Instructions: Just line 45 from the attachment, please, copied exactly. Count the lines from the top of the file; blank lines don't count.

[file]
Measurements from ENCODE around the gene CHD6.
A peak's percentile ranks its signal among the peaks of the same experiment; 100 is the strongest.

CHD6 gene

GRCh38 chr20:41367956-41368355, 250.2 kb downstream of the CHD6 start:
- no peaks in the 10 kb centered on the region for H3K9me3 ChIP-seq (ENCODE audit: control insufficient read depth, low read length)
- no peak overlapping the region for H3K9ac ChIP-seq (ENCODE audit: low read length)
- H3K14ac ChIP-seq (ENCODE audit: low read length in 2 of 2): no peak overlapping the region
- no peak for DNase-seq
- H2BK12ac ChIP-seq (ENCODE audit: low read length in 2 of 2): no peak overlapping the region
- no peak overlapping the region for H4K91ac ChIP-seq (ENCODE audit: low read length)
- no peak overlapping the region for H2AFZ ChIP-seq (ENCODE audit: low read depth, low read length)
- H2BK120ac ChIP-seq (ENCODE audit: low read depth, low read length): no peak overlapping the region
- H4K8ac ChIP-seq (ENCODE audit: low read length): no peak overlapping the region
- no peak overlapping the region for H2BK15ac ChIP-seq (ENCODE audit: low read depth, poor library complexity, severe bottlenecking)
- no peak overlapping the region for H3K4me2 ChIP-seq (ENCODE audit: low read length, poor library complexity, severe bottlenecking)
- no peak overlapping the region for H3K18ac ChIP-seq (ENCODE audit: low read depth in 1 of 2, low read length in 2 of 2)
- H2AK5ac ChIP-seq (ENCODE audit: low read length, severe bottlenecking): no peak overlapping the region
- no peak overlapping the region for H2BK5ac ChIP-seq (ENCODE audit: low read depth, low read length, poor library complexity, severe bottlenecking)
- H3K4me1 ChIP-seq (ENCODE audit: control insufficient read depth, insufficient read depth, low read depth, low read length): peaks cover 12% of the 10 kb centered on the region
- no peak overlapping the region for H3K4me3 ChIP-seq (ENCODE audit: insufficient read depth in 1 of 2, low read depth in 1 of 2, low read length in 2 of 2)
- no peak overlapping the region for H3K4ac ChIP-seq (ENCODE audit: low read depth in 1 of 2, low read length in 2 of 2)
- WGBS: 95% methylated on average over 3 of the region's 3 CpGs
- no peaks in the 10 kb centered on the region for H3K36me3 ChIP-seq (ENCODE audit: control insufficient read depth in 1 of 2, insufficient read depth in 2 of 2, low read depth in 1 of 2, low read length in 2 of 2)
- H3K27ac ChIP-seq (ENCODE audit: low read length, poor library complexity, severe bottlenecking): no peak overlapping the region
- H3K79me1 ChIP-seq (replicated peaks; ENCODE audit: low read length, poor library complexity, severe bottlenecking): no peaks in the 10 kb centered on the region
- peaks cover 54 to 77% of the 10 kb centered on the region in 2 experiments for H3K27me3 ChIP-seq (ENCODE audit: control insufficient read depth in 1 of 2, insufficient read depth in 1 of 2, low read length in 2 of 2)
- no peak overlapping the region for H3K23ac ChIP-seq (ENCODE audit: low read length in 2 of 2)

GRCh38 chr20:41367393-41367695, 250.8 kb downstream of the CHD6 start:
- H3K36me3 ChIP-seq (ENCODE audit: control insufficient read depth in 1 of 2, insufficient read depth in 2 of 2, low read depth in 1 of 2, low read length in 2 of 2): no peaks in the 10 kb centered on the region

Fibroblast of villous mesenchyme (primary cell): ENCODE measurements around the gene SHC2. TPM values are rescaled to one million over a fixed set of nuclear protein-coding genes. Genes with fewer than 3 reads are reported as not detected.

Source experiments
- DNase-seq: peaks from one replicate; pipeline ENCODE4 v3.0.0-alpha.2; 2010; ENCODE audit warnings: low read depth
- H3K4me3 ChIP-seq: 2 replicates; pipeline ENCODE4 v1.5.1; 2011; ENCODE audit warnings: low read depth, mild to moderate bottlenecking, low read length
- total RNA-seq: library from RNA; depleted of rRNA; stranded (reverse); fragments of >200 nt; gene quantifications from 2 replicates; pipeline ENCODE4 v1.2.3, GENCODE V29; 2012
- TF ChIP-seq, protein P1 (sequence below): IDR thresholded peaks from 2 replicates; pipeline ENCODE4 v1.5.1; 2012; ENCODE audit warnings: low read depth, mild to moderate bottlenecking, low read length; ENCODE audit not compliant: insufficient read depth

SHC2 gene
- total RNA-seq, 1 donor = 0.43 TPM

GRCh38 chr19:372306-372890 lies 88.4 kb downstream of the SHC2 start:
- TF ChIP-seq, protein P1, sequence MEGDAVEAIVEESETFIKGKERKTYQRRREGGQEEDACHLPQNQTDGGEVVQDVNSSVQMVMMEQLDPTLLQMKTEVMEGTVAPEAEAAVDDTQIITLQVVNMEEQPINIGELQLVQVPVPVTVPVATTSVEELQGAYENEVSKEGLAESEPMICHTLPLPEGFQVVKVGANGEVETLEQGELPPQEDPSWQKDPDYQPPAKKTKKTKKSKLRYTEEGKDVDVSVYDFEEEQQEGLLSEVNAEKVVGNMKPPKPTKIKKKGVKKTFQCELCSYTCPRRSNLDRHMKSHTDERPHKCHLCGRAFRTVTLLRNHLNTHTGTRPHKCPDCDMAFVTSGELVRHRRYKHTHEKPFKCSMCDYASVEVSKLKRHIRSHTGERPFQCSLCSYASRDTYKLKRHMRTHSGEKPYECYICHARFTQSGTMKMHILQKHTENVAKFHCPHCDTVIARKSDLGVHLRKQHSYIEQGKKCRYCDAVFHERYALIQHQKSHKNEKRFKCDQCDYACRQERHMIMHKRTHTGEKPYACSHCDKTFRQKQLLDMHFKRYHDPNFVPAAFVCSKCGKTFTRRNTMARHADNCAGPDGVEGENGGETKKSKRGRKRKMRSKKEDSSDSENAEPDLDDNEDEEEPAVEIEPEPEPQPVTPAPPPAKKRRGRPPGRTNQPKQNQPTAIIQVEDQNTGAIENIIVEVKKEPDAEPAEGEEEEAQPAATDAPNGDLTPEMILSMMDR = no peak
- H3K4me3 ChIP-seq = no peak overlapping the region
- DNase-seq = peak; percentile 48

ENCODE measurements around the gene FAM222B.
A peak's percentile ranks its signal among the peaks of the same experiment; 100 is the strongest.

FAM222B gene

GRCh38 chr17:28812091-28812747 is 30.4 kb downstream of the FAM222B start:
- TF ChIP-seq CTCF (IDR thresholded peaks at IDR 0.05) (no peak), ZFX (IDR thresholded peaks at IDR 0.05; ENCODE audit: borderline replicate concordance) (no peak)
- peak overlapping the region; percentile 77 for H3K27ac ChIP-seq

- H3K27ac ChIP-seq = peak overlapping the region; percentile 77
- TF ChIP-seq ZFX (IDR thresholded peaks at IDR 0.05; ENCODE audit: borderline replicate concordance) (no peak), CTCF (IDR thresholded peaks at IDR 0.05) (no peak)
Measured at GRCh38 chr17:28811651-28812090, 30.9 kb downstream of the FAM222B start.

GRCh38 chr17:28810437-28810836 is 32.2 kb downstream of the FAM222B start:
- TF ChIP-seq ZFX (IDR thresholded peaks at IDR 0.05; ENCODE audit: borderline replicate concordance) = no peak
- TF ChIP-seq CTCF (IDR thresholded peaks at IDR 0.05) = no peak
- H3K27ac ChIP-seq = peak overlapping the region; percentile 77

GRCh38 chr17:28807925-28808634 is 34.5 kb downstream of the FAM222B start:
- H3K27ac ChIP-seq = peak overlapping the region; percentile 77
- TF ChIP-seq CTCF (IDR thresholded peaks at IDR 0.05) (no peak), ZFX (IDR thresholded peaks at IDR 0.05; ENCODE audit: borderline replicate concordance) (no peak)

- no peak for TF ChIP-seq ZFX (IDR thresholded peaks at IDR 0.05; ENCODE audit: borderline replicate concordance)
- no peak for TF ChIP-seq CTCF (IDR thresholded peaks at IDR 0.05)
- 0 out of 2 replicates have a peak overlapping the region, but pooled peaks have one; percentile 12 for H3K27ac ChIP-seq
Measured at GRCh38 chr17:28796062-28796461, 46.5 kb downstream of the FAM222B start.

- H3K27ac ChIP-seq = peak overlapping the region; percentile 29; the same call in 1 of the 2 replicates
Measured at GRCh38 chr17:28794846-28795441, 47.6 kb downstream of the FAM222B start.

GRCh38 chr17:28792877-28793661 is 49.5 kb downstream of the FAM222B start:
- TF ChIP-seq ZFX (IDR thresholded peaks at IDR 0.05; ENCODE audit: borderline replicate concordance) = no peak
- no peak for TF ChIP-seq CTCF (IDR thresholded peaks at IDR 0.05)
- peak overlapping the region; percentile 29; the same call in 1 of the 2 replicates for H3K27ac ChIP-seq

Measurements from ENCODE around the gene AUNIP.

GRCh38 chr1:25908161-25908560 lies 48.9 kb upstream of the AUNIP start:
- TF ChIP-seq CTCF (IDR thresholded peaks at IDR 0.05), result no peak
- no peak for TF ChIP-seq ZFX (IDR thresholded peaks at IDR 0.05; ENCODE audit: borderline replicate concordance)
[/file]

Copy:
GRCh38 chr17:28812091-28812747 is 30.4 kb downstream of the FAM222B start: